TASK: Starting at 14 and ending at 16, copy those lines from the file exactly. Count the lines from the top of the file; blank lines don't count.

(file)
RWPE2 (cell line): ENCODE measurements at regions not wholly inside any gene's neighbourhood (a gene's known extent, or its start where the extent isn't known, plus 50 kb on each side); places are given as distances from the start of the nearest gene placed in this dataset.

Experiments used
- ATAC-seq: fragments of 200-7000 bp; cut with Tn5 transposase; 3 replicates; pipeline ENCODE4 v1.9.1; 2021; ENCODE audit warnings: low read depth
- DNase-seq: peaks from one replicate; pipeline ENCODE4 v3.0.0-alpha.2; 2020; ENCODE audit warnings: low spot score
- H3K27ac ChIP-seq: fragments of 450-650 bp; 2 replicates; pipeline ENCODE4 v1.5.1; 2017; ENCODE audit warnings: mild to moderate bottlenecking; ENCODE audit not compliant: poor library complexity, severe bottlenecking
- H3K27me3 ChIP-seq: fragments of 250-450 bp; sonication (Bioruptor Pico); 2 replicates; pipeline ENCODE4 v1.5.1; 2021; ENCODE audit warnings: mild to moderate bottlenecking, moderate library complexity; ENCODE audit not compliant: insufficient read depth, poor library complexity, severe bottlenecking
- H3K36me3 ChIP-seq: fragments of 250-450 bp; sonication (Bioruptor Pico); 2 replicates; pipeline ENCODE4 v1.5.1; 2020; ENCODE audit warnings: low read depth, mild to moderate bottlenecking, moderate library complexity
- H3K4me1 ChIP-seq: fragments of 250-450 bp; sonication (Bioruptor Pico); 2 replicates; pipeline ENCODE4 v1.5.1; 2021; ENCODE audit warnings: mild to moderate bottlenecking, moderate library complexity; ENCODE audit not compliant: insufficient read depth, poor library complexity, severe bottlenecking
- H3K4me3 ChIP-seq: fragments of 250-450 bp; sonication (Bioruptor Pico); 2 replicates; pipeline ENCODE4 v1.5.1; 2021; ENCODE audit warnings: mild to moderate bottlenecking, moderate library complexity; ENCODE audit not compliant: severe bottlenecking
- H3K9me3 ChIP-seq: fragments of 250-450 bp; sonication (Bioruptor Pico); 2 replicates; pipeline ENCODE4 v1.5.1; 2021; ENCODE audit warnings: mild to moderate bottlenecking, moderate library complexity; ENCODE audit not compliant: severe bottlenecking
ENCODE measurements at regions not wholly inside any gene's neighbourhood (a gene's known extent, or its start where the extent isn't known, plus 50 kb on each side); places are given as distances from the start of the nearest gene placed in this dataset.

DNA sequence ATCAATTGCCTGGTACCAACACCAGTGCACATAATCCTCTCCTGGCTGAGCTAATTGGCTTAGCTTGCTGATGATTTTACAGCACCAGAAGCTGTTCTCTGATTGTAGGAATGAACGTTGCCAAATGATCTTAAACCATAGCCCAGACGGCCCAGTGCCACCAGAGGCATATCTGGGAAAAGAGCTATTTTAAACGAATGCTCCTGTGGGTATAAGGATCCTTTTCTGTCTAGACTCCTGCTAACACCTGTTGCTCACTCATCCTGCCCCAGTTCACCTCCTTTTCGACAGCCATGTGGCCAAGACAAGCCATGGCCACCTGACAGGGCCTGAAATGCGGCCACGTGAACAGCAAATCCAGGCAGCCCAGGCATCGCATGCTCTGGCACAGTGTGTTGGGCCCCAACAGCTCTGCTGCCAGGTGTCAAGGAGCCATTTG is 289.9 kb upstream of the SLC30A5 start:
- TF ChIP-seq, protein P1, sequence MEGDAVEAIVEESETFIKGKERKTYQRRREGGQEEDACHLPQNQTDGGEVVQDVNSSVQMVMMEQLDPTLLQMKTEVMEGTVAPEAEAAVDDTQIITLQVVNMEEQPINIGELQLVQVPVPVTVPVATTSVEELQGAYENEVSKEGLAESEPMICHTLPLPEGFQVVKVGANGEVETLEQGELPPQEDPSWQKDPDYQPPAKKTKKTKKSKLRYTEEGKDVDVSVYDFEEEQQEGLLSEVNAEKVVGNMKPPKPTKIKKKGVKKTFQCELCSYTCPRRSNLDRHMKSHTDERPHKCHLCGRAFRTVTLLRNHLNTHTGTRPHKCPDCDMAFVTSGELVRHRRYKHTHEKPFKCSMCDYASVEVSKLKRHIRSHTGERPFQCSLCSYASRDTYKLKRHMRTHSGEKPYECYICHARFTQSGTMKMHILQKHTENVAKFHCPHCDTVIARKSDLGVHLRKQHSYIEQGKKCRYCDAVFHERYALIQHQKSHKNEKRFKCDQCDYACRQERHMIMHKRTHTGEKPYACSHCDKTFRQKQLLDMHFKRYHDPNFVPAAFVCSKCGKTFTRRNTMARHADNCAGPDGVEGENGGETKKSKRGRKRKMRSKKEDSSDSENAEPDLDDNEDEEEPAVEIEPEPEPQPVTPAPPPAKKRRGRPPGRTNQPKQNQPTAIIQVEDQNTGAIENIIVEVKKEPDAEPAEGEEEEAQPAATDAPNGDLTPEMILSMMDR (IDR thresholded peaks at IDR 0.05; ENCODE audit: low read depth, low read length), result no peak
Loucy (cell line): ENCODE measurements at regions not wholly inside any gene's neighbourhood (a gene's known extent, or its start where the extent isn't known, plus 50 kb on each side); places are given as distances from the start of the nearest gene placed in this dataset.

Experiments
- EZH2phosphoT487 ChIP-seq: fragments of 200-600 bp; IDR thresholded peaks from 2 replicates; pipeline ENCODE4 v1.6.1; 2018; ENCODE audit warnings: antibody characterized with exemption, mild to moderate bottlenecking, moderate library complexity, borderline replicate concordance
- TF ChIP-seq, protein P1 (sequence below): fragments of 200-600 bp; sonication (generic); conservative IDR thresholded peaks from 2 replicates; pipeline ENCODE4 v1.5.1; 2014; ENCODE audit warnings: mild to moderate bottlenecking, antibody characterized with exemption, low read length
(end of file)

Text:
Loucy (cell line): ENCODE measurements at regions not wholly inside any gene's neighbourhood (a gene's known extent, or its start where the extent isn't known, plus 50 kb on each side); places are given as distances from the start of the nearest gene placed in this dataset.

Experiments
- EZH2phosphoT487 ChIP-seq: fragments of 200-600 bp; IDR thresholded peaks from 2 replicates; pipeline ENCODE4 v1.6.1; 2018; ENCODE audit warnings: antibody characterized with exemption, mild to moderate bottlenecking, moderate library complexity, borderline replicate concordance